(Midori Sato Interview: “Artist Midori Sato’s Philosophy on Closets: Opening the Doors of One’s Own Means of Expression,” GINZA, Magazine House Ltd., July 2021)
Furthermore, during her stay in Paris, Sato had actively engaged in producing works featuring flowers. Having depicted motifs such as bouquets and rose gardens, she eventually began to introduce flowers to her paintings of closets.
Drawing inspiration from the plants growing in the garden of her own home, last year in 2021, Sato presented a series of works depicting closets in which flowers were entwined with the hangers and clothes hanging within.
In the new works presented on this occasion, the dresses are inspired by the artist’s actual visit to a dahlia garden, and the emotions that were evoked when witnessing its petals that appeared to overlap upon one another like the folds of a dress, their decorative nature as they prettily grow like a string of pompoms, and the sight of them gently swaying in the breeze. Furthermore, while Sato had used acrylics as her sole matiere in her early paintings, she eventually started combining acrylics with oil, as well as producing paintings entirely in oil paint.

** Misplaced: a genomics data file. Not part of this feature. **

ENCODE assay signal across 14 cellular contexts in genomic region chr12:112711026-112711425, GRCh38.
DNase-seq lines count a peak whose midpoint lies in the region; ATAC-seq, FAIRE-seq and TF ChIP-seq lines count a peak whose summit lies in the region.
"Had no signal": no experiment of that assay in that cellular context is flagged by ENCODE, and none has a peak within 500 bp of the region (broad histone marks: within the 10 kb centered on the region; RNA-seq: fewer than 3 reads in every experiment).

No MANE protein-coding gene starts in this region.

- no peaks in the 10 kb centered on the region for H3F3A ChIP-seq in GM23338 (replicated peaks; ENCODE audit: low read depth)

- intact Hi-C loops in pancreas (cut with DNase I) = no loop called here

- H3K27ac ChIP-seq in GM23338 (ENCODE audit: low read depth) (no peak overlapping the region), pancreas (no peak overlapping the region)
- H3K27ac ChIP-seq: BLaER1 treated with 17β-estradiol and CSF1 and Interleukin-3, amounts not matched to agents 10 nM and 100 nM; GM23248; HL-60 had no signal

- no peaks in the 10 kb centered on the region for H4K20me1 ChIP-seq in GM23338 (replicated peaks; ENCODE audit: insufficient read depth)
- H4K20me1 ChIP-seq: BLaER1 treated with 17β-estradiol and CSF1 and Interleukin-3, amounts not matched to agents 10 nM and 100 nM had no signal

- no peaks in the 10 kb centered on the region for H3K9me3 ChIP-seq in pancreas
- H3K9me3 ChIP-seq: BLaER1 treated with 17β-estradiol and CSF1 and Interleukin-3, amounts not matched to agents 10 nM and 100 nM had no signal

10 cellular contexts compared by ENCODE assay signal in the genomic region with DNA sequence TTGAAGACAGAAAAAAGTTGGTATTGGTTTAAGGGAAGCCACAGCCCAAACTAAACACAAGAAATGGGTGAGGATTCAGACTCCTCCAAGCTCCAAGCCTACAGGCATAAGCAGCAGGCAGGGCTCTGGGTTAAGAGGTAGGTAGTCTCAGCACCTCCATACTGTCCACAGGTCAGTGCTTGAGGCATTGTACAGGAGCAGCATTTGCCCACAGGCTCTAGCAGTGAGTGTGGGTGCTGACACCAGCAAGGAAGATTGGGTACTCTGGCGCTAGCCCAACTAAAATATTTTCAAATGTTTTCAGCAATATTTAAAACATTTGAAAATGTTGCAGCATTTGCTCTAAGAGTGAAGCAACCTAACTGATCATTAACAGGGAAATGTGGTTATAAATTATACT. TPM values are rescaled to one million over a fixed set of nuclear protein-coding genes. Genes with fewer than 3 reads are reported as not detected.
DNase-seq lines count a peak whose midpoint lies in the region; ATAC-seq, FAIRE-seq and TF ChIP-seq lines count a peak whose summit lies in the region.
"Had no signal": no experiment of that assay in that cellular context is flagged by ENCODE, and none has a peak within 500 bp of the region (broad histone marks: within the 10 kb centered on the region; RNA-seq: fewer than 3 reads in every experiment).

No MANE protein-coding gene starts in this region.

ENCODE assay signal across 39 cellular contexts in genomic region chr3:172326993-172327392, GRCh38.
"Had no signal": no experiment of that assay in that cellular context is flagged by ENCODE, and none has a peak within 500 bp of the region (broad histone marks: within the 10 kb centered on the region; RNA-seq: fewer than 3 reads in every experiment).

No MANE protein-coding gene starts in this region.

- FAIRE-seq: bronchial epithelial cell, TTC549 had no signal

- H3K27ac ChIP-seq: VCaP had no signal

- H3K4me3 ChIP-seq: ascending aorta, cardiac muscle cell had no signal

While drawing attraction through distinct and characteristic motifs, Sato continues to capture the interest of those who view her work through her fresh expressions. In her new works, she gives rise to the fun and joy of thinking about how the closets and flowers are transforming.
The unlikely world of her work that permeates with originality has been well received by numerous collectors, art professionals, businesses, and creators.
A significant characteristic of Sato’s practice is the wide range of her creative endeavors that include her 2019 solo exhibition “Diaphanous petals” at POLA Museum of Art, her participation on the 2015 group exhibition “Embracing for Painting —Minako Abe, Midori Sato, and Manika Nagare exhibition—” at Shiseido Gallery, as well as releasing a make-up kit in collaboration with the cosmetics brand “RMK” in 2017, and her work being featured on the cover of the 2013 novel Last Winter, We Parted (Gentosha Inc.) by the Akutagawa Prize-winning author Fuminori Nakamura.
【About the New Works: Floating Dresses, Flowers, and Closets as Liberation of One’s Heart and Mind 】
In the new series of work “Floating Dahlias Closet,” the closet itself finally rises up into the air.
Sato herself states as follows with regards to this exhibition.
“I envision the closet itself extending outdoors, further rising up into the sky. (…) That is, I feel that it reflects a desire for freedom, or like the liberation of one’s heart and mind of sorts.